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24 Rubislaw Den South, Aberdeen

A Category B Listed Building in Aberdeen, Aberdeen

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Latitude: 57.1429 / 57°8'34"N

Longitude: -2.1377 / 2°8'15"W

OS Eastings: 391762

OS Northings: 805785

OS Grid: NJ917057

Mapcode National: GBR S5V.C6

Mapcode Global: WH9QQ.4Q9K

Plus Code: 9C9V4VV6+5W

Entry Name: 24 Rubislaw Den South, Aberdeen

Listing Name: 24 Rubislaw Den South, Including Ancillary Structure, Gatepiers and Boundary Walls

Listing Date: 17 June 1992

Category: B

Source: Historic Scotland

Source ID: 355984

Historic Scotland Designation Reference: LB20803

Building Class: Cultural

Location: Aberdeen

County: Aberdeen

Town: Aberdeen

Electoral Ward: Hazlehead/Queens Cross/Countesswells

Traditional County: Aberdeenshire

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Arthur Clyne, 1879. 2-storey, 3-bay villa with gothic detailing. Tooled coursed grey granite, finely finished to margins of S elevation, coursed rubble to remainder. Rough-faced base course; dividing band course; 1st floor cill course; overhanging eaves; timber bargeboards; decoratively pierced and moulded Kingpost detail to gableheads; iron sunflower finials to apexes.

S (PRINCIPAL) ELEVATION: asymmetrical; doorway to centre bay of ground floor, fine pilastered and moulded surround, panelled timber door, bull's-eye leaded fanlight above; narrow piend-roofed window breaking eaves to 1st floor above; bipartite window to ground floor of bay to right, gableted bipartite window breaking eaves to 1st floor. Gabled bay slightly advanced to left, tripartite window to ground floor, dated "1879" to upper sash of central pane, tripartite window to centre of 1st floor.

E ELEVATION: near-symmetrical; window to centre of 1st floor with gablet above.

N ELEVATION: asymmetrical; doorway flanked to right by small window to centre of ground floor, large stained glass stair window; tripartite window to ground floor of bay to right, single window to ground floor of bay to left, piend-roofed bipartite windows breaking eaves to left and right of 1st floor. Single storey wing adjoining to outer left.

W ELEVATION: blank; central gablet.

Predominantly timber sash and case windows with decorative stained glass upper sashes to S elevation. Piended grey slate roof with lead ridges. Coped wallhead stacks with octagonal cans. Cast-iron rainwater goods, with scalloped top hoppers.

INTERIOR: fine interior survives largely in tact; panelled inner door with glazed leaded upper panes and flanking panels; skirting boards, cornicing, architraves and panelled doors. Distinctively turned timber balusters to stair, decorative newel posts. Fine panelled timber fire surrounds; some light fittings survive.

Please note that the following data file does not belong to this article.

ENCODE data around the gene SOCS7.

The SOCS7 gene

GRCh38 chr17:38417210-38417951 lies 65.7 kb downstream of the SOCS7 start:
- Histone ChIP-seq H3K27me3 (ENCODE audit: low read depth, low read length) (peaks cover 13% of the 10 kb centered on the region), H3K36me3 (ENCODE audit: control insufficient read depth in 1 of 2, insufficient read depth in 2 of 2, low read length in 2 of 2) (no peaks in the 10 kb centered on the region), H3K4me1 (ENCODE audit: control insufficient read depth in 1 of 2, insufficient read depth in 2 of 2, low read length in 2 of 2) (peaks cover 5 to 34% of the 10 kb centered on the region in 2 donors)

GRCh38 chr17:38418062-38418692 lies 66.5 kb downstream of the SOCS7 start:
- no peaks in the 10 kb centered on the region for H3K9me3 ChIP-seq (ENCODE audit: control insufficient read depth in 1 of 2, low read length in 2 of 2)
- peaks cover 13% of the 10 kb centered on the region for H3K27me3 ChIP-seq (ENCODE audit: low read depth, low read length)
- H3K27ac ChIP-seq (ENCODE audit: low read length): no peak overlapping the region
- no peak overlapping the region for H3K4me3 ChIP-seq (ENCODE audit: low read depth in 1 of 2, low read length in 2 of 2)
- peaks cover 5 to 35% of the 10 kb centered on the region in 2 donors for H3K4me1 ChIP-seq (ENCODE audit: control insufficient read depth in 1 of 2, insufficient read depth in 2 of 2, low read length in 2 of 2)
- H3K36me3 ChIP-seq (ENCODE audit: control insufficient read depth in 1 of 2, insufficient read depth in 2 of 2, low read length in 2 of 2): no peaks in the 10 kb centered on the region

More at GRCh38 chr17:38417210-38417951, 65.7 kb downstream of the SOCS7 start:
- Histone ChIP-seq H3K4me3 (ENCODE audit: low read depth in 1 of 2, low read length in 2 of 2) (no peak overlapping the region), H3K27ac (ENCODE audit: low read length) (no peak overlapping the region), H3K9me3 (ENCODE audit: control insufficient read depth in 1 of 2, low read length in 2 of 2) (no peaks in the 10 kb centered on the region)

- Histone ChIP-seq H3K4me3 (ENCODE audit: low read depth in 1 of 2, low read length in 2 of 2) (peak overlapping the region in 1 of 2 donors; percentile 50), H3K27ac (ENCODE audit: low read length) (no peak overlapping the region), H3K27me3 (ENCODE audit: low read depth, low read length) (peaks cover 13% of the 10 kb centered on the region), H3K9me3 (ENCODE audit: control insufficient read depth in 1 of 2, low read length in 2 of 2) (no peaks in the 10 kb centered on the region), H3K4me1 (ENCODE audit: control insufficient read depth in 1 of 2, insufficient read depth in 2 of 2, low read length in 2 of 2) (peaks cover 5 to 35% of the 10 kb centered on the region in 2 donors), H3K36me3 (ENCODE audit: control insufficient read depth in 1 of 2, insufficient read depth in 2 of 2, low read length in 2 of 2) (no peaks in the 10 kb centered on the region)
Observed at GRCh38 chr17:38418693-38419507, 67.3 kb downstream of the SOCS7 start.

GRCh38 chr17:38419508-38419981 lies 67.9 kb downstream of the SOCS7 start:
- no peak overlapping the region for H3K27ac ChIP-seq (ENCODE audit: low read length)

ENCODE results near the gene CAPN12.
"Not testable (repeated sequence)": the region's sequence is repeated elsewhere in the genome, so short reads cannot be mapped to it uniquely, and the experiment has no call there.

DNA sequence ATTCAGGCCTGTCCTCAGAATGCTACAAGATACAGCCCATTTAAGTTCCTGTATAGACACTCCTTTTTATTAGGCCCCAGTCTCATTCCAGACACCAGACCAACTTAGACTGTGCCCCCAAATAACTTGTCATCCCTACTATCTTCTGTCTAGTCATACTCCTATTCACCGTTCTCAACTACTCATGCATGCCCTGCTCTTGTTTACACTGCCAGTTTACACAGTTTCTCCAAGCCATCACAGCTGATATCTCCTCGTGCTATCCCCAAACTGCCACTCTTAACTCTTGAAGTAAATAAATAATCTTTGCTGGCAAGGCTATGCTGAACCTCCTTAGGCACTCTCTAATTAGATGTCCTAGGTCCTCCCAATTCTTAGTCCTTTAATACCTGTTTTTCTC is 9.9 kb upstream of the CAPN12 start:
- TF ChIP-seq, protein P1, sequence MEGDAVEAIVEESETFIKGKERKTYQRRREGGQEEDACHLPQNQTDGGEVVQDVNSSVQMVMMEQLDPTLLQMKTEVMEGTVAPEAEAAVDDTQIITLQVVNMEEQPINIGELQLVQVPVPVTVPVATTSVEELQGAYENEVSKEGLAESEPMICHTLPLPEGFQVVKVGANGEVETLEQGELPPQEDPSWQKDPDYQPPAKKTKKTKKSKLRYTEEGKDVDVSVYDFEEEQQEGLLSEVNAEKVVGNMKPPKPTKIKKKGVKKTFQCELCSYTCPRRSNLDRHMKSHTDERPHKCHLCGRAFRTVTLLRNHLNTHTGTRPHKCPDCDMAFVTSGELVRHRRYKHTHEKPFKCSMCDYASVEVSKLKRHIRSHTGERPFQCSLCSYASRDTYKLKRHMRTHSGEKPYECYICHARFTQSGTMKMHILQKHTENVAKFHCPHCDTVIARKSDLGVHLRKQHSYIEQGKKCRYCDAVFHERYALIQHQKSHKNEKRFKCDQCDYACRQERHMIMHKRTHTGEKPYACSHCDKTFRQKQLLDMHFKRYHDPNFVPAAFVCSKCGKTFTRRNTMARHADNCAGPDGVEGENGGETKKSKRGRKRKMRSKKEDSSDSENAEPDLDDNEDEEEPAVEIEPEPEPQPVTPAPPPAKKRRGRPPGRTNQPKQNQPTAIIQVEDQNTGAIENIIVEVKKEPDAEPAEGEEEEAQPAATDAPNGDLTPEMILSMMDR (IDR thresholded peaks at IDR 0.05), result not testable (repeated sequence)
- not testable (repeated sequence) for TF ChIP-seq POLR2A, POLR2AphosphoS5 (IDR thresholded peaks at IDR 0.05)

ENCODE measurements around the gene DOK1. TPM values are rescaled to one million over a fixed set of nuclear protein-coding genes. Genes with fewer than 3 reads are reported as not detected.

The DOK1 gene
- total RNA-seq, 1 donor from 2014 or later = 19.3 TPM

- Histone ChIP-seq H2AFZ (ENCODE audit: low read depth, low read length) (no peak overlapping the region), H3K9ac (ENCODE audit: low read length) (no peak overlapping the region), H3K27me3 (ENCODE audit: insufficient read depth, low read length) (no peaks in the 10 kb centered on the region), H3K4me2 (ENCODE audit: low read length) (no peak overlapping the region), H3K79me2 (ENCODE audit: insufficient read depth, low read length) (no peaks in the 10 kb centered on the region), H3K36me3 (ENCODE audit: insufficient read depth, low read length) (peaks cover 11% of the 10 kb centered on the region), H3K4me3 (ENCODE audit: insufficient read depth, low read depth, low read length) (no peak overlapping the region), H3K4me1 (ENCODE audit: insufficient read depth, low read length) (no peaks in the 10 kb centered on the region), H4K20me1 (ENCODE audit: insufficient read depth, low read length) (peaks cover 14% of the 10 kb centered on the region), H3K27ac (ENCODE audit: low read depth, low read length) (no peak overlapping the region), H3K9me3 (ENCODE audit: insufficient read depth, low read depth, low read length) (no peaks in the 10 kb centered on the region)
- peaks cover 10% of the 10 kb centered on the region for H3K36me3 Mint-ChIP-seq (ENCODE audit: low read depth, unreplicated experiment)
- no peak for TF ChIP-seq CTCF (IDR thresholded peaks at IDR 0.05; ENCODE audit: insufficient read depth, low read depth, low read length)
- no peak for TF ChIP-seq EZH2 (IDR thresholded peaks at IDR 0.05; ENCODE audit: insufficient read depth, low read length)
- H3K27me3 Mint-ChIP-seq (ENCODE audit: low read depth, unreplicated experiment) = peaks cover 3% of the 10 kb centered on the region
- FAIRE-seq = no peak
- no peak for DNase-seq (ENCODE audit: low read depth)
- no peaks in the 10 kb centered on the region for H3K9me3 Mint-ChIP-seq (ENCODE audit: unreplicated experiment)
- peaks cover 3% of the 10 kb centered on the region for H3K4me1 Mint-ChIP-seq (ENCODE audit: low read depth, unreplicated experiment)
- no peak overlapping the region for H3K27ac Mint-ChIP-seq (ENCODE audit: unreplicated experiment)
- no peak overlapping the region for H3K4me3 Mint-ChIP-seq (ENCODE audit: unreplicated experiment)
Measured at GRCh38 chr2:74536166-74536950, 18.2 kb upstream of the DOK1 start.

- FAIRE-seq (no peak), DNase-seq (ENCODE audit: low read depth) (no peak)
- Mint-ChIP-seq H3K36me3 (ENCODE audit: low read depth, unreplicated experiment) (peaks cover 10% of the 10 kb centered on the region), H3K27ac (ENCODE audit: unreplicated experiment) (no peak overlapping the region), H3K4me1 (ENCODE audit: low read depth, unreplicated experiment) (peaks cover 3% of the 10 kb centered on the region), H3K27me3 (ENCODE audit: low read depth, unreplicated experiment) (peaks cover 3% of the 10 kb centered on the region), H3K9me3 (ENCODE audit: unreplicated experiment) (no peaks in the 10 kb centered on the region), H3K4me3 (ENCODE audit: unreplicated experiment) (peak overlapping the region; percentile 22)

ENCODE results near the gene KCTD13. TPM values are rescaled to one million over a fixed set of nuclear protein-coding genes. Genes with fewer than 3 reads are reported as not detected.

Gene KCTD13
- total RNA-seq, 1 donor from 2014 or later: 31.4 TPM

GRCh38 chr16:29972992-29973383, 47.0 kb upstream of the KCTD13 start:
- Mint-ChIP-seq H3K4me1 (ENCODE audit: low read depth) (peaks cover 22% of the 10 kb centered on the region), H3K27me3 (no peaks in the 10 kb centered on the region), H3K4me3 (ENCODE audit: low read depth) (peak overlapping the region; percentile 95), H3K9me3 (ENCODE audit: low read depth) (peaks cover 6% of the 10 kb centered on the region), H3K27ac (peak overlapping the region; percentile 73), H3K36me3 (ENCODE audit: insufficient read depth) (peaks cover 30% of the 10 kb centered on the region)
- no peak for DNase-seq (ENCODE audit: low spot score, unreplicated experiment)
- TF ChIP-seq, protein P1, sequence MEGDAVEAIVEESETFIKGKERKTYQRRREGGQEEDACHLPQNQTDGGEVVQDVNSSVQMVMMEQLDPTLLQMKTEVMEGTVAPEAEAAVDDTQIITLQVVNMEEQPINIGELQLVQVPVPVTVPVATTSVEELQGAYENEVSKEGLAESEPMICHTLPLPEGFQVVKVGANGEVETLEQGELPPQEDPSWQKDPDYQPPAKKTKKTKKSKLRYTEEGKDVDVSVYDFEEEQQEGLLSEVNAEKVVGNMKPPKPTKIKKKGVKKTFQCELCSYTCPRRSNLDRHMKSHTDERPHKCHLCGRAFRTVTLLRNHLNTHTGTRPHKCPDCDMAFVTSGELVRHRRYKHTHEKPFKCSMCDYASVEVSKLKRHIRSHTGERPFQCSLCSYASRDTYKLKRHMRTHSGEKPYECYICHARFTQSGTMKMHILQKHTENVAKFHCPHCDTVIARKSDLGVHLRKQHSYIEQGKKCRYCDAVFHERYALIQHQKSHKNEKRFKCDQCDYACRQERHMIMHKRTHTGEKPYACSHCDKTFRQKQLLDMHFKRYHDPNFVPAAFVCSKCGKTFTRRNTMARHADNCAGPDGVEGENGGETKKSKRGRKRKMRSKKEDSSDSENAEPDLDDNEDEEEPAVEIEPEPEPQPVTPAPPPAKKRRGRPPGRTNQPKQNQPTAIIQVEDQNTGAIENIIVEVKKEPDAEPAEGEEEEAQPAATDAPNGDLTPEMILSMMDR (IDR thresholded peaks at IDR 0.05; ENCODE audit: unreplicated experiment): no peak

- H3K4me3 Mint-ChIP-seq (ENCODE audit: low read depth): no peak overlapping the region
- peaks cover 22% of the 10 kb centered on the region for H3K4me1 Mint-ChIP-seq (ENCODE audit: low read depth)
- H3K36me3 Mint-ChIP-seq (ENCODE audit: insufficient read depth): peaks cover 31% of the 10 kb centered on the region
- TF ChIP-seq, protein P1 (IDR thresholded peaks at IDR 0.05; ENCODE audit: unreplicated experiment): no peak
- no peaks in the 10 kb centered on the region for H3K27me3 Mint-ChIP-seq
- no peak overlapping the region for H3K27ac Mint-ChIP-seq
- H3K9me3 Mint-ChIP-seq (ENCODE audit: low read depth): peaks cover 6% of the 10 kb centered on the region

ANCILLARY STRUCTURE, GATEPIERS AND BOUNDARY WALLS: square-plan granite ashlar gatepiers with pyramidal caps to S, with low coped ashlar walls between; granite and brick coped rubble walls to remainder. Diagonally boarded timber lean-to summer house on brick plinth adjoining wall to N, pierced timber bargeboards, slate roof and brick stack with octagonal can.

Statement of Interest

From the beginning of the 19th century Aberdeen rapidly expanded westwards from Union Street. 24 Rubislaw Den South is part of the later 19th century development W of Queen's Cross. Rubislaw Den South runs almost parallel to Queen's Road (on the site of Skene Road) which was originally surrounded by the estate of Rubislaw. In 1877 Rubislaw Estate was bought by the City of Aberdeen Land Association, who re-aligned Skene Road and sold off the estate in smaller plots. Streets became wider and villas with substantial gardens often replaced terraces. Prestigious architects, such as Arthur Clyne, were often employed to produce bold and unusual designs to reflect the wealth and individuality of the clients. 24 Rubislaw Den South appears to be one of Arthur Clyne's earliest buildings, and indeed was one of the first buildings constructed on Rubislaw Den South. By 1879 Clyne was working in the same office as John Bridgeford Pirie, who became his partner around this time. In spite of this it seems likely that Clyne worked on 24 Rubislaw Den South alone, as Pirie would have been heavily involved in South Church, Fraserburgh and Queen's Cross Church, Aberdeen (see separate listings). Although the plans for the house to not appear to have survived, the initials "JC" incorporated into a ground floor window are for Joseph Clyne, a relation of the architect. The house is of simple composition, but is exceptionally well detailed both inside and out. The iron sunflower finials appear throughout the designs of the partnership, as do the distinctively turned stair balusters and fine stained and leaded glass.

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